The Barwis Methods apparent attitude towards life — every day is a privilege — continues to inspire individuals to reach their personal goals, whether it’s a better game or to literally take their first independent steps through its First Step Foundation. Barwis Methods’ Plymouth facility is just a glimpse at the rewards reaped from what dedication to health both physically and spiritually can look like. With a growing reach across the United States and beyond, Barwis will continue to spread the good vibes and bring new life to a culture laden with quick-fix fitness promises and the status-quo of ineffective products.

 

OHL Lake Erie Otters | Erie Insurance Arena

When watching a sport, not many people venture too far beyond their momentary reaction to the game to think of the back-story of the athletes. Very few actually consider the development or sacrifice involved with their chosen sport. Grueling travel, training hours and time away from family play a large role in any sport, especially junior hockey. Host cities have gone through great lengths in recent years to provide these young athletes with facilities that meet their needs and a fan base to fill the stands, like Erie, Pennsylvania.

Amid the streets where homes seem trapped in time and industrial buildings are long-abandon, lies the Erie Insurance Arena – a stunning portrayal of OHL splendor. Sprawling 218,000 square feet, this is where the OHL’s Lake Erie Otters call home and where some of the brightest stars in the NHL made their names like McDavid and Red Wing’s prospect, Jordan Sambrook.

JordanSambrook
Jordan Sambrook – Detroit Red Wings Development Camp 2017 – Center Ice Arena, Traverse City, MI

The 42+ million dollar renovations of the Erie Insurance Arena were a long-term investment into the development of the future of the OHL and by extension – the NHL. From the center ice vantage point, the enormity of the facility is overwhelming. Boasting luxury suites, newly painted locker rooms, and an extended concourse, the arena does a commendable job of keeping the fans engaged and the players inspired.

Under-rated and all too often not given the credit it deserves, junior and minor league hockey lays the foundation for the skill-set and development for the future generations of hockey. Arenas like Erie, are doing their part in giving the players a place to establish their athletic reputations and to give back to the players that have given so much.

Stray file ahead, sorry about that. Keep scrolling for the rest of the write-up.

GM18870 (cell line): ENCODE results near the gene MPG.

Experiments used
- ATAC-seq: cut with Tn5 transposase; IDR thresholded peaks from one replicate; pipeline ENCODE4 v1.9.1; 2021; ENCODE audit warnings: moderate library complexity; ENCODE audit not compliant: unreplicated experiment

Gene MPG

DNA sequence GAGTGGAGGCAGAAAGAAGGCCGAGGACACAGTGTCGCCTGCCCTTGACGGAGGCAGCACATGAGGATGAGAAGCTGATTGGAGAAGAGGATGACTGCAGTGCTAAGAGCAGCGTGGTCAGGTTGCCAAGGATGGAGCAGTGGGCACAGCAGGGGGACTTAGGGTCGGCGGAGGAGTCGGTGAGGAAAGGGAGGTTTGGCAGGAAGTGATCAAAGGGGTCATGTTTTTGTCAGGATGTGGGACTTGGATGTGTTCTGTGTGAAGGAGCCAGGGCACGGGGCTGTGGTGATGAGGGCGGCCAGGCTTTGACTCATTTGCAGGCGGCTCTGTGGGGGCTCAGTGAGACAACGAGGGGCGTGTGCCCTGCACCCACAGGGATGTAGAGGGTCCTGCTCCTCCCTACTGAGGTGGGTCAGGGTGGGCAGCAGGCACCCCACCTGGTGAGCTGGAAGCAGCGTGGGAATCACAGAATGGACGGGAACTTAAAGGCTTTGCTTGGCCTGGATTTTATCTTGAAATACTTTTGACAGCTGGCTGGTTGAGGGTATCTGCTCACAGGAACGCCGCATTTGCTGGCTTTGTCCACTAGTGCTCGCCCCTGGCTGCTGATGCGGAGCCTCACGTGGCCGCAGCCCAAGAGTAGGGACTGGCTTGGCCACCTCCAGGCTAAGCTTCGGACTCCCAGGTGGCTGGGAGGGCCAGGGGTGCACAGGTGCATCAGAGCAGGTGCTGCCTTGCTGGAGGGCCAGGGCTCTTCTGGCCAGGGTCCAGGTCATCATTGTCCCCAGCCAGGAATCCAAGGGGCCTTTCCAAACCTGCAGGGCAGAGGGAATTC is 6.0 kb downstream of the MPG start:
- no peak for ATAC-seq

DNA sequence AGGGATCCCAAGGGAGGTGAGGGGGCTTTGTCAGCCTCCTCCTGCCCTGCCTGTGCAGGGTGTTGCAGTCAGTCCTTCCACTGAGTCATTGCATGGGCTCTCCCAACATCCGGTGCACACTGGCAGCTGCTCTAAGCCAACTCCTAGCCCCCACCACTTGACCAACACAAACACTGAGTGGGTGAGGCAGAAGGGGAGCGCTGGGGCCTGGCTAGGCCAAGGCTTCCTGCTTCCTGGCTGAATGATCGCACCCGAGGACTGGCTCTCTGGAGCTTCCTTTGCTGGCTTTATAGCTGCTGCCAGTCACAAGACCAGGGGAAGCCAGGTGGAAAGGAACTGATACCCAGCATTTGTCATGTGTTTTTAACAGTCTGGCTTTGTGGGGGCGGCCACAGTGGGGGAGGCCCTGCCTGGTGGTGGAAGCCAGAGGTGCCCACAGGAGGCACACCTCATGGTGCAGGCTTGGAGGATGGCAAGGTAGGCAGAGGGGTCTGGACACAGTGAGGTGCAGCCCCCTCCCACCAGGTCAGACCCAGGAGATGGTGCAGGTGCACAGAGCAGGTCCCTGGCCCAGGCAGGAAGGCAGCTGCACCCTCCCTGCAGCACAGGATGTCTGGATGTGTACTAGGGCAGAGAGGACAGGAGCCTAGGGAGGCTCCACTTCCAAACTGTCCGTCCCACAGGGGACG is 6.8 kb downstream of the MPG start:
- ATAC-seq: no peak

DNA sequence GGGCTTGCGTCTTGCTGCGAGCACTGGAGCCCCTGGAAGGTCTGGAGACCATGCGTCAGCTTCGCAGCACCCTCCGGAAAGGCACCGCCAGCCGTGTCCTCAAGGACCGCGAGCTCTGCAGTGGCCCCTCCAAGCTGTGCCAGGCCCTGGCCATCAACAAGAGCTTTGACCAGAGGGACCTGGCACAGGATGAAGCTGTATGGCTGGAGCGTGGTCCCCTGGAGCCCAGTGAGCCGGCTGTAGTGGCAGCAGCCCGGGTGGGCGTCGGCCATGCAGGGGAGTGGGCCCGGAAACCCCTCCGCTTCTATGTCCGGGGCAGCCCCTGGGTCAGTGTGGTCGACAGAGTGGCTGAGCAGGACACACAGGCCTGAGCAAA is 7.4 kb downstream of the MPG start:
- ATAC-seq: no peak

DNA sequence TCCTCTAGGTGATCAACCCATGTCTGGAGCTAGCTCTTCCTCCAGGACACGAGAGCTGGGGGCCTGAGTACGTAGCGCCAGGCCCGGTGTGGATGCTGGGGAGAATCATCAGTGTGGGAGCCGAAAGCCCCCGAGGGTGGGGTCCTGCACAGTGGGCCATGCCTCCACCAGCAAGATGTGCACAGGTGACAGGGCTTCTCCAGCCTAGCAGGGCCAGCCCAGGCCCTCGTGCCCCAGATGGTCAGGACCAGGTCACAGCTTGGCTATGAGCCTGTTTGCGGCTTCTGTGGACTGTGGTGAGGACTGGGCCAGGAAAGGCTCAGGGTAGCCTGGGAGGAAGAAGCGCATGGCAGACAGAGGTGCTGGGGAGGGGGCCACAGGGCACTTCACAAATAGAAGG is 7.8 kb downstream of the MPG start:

Development Camp 2017

The weeks leading up to Development Camp have been eventful to say the very least. Centre Ice Arena in Traverse City will be hosting the slew of young-blood coming down the pipes! I will be keeping tabs on these boys from the 7th to the 9th with great anticipation and excitement.

Holland and his fellow big-wigs have taken a lot of flack in recent weeks and I look forward to seeing a few redeeming figures on the ice to justify his actions. The position of GM is one not generally smiled upon by franchise fan bases so I hope that the fans, myself included, will have reignited faith in their management after Development Camp. I am confident that there will be a few diamonds in the rough.

Courtesy of the Detroit Red Wings, below is the roster for this year’s development! Stay tuned for photos and player performance reviews!

Player Position 2016-17 Team Acquired
Jack Adams RW Fargo (USHL) 2017 6th Rd. (162nd overall)
Christoffer Ehn C Frolunda (SHL) 2014 4th Rd. (106th overall)
Mattias Elfstrom LW Malmo (Swe-Jr.) 2016 7th Rd. (197th overall)
Zach Gallant C Peterborough (OHL) 2017 3rd Rd. (83rd overall)
Brady Gilmour C Saginaw (OHL) 2017 7th Rd. (193rd overall)
Chase Pearson C Maine (HE) 2015 5th Rd. (140th overall)
David Pope LW Omaha (NCHC) 2013 4th Rd. (109th overall)
Michael Rasmussen C Tri-City (WHL) 2017 1st Rd. (9th overall)
Dylan Sadowy LW Grand Rapids (AHL) Trade with San Jose, 5/26/16
Givani Smith RW Guelph (OHL) 2016 2nd Rd. (46th overall)
Lane Zablocki C Regina/Red Deer (WHL) 2017 3rd Rd. (79th overall)
Oliver Castleman RW Niagara (OHL) Camp Invitee
Luke Esposito C Harvard (ECAC) Signed by Griffins, 4/12/17
Isaac Johnson C Des Moines (USHL) Camp Invitee
Sean Josling C Sarnia (OHL) Camp Invitee
Luke Kutkevicius C Hamilton (OHL) Camp Invitee
Tommy Marchin LW Brown (ECAC) Camp Invitee
Michael Pastujov LW U.S. National U18 Team Camp Invitee
Dominik Shine RW Northern Michigan (WCHA) Signed by Griffins, 3/14/17
Graham Slaggert C U.S. National U18 Team Camp Invitee
Brett Supinski C Union (ECAC) Camp Invitee

DEFENSEMEN (18)

Player Position 2016-17 Team Acquired
Dennis Cholowski D St. Cloud State (NCHC) 2016 1st Rd. (20th overall)
Cole Fraser D Peterborough (OHL) 2017 5th Rd. (131st overall)
Patrick Holway D Maine (HE) 2015 6th Rd. (170th overall)
Filip Hronek D Saginaw (OHL) 2016 2nd Rd. (53rd overall)
Kasper Kotkansalo D Sioux Falls (USHL) 2017 3rd Rd. (71st overall)
Gustav Lindstrom D Almtuna (Swe-2) 2017 2nd Rd. (38th overall)
Alfons Malmstrom D Orebro (Swe-Jr.) 2016 4th Rd. (107th overall)
Vili Saarijarvi D Mississauga (OHL) 2015 3rd Rd. (73rd overall)
Jordan Sambrook D Erie (OHL) 2016 5th Rd. (137th overall)
Malte Setkov D Malmo (Swe-Jr.) 2017 4th Rd. (100th overall)
Libor Sulak D Orli Znojmo (EBEL) Signed Free Agent, 5/24/17
Reilly Webb D Hamilton (OHL) 2017 6th Rd. (164th overall)